tvSo Sky Atlantic arrived in Iceland to film their new and supposedly snow-bound series 'Fortitude'...
Arts and Entertainment
Jenna Coleman as Clara Oswald in the Doctor Who Christmas special
tvForget the rumours that Clara Oswald would be quitting the Tardis
PROMOTED VIDEO
Have you tried new the Independent Digital Edition apps?
ebooks
ebooksA year of political gossip, levity and intrigue from the sharpest pen in Westminster
Arts and Entertainment
Sir Bruce Forsyth with Tess Daly in the BBC's Strictly Come Dancing Christmas Special
tvLouis Smith wins with 'Jingle Bells' quickstep on Strictly Come Dancing's Christmas Special
Arts and Entertainment
Japanese artist Megumi Igarashi showing a small mascot shaped like a vagina
art
News
The Queen delivers her Christmas message
newsTwitter reacts to Her Majesty's Christmas Message
Arts and Entertainment
tv
Life and Style
fashion
Sport
sport
Latest stories from i100
Have you tried new the Independent Digital Edition apps?
Independent Dating
and  

By clicking 'Search' you
are agreeing to our
Terms of Use.

iJobs Job Widget
iJobs Education

Recruitment Genius: MIS Officer - Further Education Sector

£20000 - £22000 per annum: Recruitment Genius: Operating throughout London and...

The Jenrick Group: Maintenance Planner

£28000 - £32000 per annum + pension + holidays: The Jenrick Group: Maintenance...

The Jenrick Group: Project Manager

£35000 per annum + Pension+Bupa: The Jenrick Group: We are recruiting for an e...

SThree: Trainee Recruitment Consultant

£20000 - £25000 per annum + OTE £35K - £45K: SThree: SThree Group have been we...

Day In a Page

Isis in Iraq: Yazidi girls killing themselves to escape rape and imprisonment by militants

'Jilan killed herself in the bathroom. She cut her wrists and hanged herself'

Yazidi girls killing themselves to escape rape and imprisonment
Ed Balls interview: 'If I think about the deficit when I'm playing the piano, it all goes wrong'

Ed Balls interview

'If I think about the deficit when I'm playing the piano, it all goes wrong'
He's behind you, dude!

US stars in UK panto

From David Hasselhoff to Jerry Hall
Grace Dent's Christmas Quiz: What are you – a festive curmudgeon or top of the tree?

Grace Dent's Christmas Quiz

What are you – a festive curmudgeon or top of the tree?
Nasa planning to build cloud cities in airships above Venus

Nasa planning to build cloud cities in airships above Venus

Planet’s surface is inhospitable to humans but 30 miles above it is almost perfect
Surrounded by high-rise flats is a little house filled with Lebanon’s history - clocks, rifles, frogmen’s uniforms and colonial helmets

Clocks, rifles, swords, frogmen’s uniforms

Surrounded by high-rise flats is a little house filled with Lebanon’s history
Return to Gaza: Four months on, the wounds left by Israel's bombardment have not yet healed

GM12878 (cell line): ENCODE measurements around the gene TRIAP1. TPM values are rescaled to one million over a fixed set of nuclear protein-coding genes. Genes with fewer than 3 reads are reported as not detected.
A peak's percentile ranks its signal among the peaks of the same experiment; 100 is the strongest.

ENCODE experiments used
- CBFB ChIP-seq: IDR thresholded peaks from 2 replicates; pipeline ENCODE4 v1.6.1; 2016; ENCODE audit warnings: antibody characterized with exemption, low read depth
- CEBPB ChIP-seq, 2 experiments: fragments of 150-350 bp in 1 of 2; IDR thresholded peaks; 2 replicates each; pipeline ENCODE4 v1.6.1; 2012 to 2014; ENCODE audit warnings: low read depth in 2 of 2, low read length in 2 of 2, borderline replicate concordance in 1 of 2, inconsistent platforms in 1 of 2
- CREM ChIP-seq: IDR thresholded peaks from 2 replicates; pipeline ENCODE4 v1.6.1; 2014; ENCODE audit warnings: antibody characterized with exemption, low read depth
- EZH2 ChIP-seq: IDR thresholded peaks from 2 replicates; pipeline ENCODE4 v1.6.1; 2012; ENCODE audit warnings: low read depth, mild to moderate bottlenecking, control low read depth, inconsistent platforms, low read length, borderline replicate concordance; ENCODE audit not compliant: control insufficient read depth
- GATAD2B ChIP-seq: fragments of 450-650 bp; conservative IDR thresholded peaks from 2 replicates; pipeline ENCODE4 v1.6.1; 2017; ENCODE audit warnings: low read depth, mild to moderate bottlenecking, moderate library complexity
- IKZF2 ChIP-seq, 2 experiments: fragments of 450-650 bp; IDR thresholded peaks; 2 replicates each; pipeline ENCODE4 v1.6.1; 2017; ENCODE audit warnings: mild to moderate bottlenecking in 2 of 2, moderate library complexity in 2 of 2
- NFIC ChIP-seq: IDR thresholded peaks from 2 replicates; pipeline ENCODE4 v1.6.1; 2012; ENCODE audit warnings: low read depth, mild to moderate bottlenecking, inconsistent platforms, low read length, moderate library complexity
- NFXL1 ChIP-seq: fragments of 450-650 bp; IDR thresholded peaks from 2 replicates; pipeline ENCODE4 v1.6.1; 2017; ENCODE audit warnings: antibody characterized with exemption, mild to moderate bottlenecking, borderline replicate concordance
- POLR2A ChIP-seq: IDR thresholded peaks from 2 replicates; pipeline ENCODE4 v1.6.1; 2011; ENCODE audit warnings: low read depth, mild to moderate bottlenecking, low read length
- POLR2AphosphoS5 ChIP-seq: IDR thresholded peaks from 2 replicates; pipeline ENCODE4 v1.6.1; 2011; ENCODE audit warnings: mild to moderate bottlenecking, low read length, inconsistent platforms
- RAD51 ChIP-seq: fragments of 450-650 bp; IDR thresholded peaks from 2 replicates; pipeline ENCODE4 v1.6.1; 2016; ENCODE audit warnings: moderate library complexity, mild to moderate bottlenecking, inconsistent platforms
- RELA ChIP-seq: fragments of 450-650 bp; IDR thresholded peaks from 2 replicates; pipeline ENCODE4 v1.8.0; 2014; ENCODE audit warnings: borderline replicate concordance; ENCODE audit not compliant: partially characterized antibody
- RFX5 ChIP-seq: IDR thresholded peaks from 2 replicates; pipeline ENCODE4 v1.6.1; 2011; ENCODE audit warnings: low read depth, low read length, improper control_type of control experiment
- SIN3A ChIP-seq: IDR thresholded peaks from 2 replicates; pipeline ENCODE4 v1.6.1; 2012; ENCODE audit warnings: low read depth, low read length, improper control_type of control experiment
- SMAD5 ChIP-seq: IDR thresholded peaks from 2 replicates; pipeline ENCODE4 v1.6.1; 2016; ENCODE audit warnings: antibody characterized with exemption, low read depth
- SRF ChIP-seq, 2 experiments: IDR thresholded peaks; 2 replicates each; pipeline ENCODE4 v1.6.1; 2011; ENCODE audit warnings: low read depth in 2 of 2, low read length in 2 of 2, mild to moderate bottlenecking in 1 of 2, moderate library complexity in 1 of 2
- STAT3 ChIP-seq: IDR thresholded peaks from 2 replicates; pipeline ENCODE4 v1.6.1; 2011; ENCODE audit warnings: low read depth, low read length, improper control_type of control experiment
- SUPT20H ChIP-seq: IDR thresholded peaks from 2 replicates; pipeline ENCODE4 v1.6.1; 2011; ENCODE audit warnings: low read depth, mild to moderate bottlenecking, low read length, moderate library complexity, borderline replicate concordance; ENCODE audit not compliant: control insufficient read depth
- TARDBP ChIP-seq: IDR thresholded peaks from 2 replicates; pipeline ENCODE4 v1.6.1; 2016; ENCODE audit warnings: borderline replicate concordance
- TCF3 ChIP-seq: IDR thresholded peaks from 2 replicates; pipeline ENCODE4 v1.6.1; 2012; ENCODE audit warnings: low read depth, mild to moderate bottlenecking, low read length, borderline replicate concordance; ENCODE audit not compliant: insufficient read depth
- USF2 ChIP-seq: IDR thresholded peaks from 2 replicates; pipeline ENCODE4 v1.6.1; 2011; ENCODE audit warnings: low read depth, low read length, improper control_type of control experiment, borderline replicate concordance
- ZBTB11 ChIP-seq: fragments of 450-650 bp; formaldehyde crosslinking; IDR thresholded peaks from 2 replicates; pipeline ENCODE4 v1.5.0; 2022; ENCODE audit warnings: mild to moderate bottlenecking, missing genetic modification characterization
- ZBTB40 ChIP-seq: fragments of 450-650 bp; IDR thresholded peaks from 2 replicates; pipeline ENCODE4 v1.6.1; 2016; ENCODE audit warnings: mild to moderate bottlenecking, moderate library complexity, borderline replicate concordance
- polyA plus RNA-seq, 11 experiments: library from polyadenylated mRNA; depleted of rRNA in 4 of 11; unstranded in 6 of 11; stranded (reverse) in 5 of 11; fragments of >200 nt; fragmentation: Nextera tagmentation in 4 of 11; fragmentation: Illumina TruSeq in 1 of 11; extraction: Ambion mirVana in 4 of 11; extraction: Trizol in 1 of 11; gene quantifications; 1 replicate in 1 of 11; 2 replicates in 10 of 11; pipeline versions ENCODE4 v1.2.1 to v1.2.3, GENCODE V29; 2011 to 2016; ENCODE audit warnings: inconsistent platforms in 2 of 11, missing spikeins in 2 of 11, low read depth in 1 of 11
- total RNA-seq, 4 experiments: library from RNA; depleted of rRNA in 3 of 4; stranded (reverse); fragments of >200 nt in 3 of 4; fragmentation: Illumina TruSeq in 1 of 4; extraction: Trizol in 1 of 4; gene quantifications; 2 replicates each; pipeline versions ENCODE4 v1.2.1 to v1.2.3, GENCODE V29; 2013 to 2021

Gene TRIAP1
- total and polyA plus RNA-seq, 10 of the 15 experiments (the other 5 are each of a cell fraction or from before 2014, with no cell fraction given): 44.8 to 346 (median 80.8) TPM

Four months after the bombardment, Gaza’s wounds are yet to heal

Kim Sengupta is reunited with a man whose plight mirrors the suffering of the Palestinian people
Gastric surgery: Is it really the answer to the UK's obesity epidemic?

Is gastric surgery really the answer to the UK's obesity epidemic?

Critics argue that it’s crazy to operate on healthy people just to stop them eating
Homeless Veterans appeal: Christmas charity auction Part 2 - now LIVE

Homeless Veterans appeal: Christmas charity auction

Bid on original art, or trips of a lifetime to Africa or the 'Corrie' set, and help Homeless Veterans
Pantomime rings the changes to welcome autistic theatre-goers

Autism-friendly theatre

Pantomime leads the pack in quest to welcome all
The week Hollywood got scared and had to grow up a bit

The week Hollywood got scared and had to grow up a bit

Sony suffered a chorus of disapproval after it withdrew 'The Interview', but it's not too late for it to take a stand, says Joan Smith
From Widow Twankey to Mother Goose, how do the men who play panto dames get themselves ready for the performance of a lifetime?

Panto dames: before and after

From Widow Twankey to Mother Goose, how do the men who play panto dames get themselves ready for the performance of a lifetime?
Thirties murder mystery novel is surprise runaway Christmas hit

Thirties murder mystery novel is surprise runaway Christmas hit

Booksellers say readers are turning away from dark modern thrillers and back to the golden age of crime writing
Anne-Marie Huby: 'Charities deserve the best,' says founder of JustGiving

Anne-Marie Huby: 'Charities deserve the best'

Ten million of us have used the JustGiving website to donate to good causes. Its co-founder says that being dynamic is as important as being kind
The botanist who hunts for giant trees at Kew Gardens

The man who hunts giants

A Kew Gardens botanist has found 25 new large tree species - and he's sure there are more out there